UJE Presented in Tel Aviv Dr. Dmytro Tyshchenko, Author of the New Yiddish-Ukrainian dictionary
On 11 February 2015 the Ukrainian Jewish Encounter hosted an event with Dr. Dmytro (Motl) Tyshchenko, editor of Ukraine’s Mame-loshn journal (1993-98) and author of the newly published Yiddish-Ukrainian dictionary, at the Shalom Aleichem House in Tel Aviv.
The Shalom Aleichem House is a cozy hub for Yiddish culture in the heart of Tel Aviv, hosting a range of classes and events on daily basis. One can see people of all ages, from all corners of the world. In addition to Yiddish, one can hear Hebrew, Spanish, Russian, Moldavian, and many more languages spoken here. The Ukrainian Jewish Encounter's event added diversity to this lively choir with the sounds of Ukrainian.
The UJE event was hosted in a venue with a strong sense of Ukrainian-Jewish context. The room features a permanent exhibition of Shlomo Shokhet's strikingly lively wood carved miniatures depicting the inhabitants of his hometown Ludmir (now Volodymyr-Volynskyi in Volhynia in northwestern Ukraine).
In the Shalom Aleichem House one can feel a good vibe, the spirit of creativity, and a sincere yearning to learn and share a common connection with Yiddish culture.
Despite the cold and stormy weather that struck Israel, dozens came out to participate in Yiddish classes and for the UJE event with Dr. Tyshchenko.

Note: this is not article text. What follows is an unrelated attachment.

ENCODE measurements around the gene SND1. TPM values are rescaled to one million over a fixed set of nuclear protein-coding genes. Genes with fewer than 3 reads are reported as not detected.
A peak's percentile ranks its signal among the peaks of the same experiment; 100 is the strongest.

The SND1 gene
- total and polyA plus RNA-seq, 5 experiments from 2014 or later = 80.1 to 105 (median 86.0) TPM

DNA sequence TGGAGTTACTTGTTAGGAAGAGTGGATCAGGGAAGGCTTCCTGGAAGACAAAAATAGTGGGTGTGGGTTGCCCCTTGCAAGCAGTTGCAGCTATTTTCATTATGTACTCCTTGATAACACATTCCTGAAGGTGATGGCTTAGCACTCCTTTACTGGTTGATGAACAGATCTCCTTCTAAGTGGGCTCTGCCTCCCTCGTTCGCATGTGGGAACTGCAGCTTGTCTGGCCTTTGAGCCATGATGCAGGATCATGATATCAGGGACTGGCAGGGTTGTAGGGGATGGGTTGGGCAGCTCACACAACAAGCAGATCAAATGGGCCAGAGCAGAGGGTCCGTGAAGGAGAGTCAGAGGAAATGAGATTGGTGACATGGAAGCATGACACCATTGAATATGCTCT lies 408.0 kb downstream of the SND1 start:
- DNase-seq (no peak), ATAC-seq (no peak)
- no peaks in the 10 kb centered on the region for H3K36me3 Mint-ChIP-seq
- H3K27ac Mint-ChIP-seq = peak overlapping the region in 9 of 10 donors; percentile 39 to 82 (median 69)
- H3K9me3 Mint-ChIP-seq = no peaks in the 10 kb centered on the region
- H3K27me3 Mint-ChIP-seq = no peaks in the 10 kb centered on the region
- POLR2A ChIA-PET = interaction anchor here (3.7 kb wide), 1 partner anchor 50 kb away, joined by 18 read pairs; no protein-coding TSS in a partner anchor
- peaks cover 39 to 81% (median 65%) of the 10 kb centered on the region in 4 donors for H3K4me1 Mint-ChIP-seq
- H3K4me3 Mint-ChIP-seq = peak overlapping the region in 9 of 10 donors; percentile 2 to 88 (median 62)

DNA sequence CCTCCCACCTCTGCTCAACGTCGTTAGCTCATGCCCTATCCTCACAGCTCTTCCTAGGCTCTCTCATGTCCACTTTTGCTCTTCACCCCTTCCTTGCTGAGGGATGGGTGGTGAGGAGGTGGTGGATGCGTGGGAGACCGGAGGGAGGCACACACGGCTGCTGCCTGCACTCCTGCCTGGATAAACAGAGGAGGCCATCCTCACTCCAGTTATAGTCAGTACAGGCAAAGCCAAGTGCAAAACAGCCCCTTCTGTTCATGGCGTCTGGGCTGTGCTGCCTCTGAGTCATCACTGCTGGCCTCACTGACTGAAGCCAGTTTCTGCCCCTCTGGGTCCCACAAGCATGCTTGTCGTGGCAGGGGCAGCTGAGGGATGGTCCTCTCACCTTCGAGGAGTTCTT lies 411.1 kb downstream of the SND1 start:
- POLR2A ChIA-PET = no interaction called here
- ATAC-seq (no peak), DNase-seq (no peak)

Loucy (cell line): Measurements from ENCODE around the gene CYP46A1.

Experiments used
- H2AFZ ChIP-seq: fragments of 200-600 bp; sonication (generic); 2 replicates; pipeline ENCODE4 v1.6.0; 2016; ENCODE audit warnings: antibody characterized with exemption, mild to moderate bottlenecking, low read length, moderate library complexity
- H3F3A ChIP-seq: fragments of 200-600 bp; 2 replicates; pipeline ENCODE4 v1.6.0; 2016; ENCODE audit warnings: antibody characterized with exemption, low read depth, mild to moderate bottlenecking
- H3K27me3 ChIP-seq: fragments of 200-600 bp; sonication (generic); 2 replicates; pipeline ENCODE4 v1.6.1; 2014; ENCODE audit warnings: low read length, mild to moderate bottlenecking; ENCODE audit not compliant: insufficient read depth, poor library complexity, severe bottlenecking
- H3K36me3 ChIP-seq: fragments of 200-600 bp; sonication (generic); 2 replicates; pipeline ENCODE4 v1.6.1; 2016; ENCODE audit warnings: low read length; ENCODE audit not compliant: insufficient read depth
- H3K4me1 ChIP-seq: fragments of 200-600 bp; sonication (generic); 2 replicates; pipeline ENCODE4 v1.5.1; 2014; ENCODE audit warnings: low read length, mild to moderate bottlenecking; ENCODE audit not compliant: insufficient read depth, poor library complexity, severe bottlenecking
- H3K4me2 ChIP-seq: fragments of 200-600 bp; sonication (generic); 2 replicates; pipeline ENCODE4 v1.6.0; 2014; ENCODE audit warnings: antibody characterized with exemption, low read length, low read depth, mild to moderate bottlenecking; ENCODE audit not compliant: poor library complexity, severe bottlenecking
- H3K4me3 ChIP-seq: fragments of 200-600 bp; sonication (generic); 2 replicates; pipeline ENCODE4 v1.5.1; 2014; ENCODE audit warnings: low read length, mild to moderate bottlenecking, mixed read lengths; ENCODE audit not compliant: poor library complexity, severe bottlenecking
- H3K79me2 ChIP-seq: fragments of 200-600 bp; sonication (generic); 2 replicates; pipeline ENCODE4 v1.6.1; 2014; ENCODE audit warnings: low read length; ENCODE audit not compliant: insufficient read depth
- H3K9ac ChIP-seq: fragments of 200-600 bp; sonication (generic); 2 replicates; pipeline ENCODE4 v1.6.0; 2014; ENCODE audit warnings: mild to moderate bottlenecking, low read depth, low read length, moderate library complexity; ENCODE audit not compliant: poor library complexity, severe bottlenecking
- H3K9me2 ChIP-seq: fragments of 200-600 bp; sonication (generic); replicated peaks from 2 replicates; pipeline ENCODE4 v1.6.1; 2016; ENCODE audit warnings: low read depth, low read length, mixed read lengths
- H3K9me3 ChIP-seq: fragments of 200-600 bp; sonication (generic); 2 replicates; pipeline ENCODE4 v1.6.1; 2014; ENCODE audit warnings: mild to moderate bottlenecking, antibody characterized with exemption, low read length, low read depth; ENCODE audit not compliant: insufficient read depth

In an introduction to the presentation of his impressive lexicographical work—a 945-page tome with thirty thousand words—Dr. Tyshchenko shared his personal life story. Jewish and Ukrainian components are entwined, as he is the son of a Jewish mother and a Ukrainian father. He calls Yiddish his mame loshn (his mother tongue, as it is common to call this language in the milieu of Ashkenazi Jews) and Ukrainian—tate loshn, his father's tongue, a hearty notion invented by the scholar.
Dr. Tyshchenko's address was enthusiastic, positive, and inspiring. One of the most entertaining and touching parts of his speech was the reciting of his grandfather Abram Zaleshansky's poems in Yiddish with phrases in Ukrainian and Russian representing an effervescence of cross cultural influences. Dr. Tyshchenko also recited the renowned Ukrainian poet Dmytro Pavlychko's famous poem You Have Renounced Your Mother Tongue. His translation of this poem to Yiddish thus claimed the opposite by its appeal to respect and cherish one's native language(s).
Dr. Tyshchenko's presentation was followed by a spectacular musical performance in Yiddish by the Israeli actress Esther Nissim, who revived in her musical-theatrical pieces the bustling spirit of the shtetl and the vivid characters of the past. Nissim performed several world famous Yiddish hits that the public eagerly accompanied in song, in particular the acclaimed Oyfn Veg Shteyt a Boym featuring lyrics by Itzik Manger, a prominent Yiddish poet from Chernivtsi, Ukraine.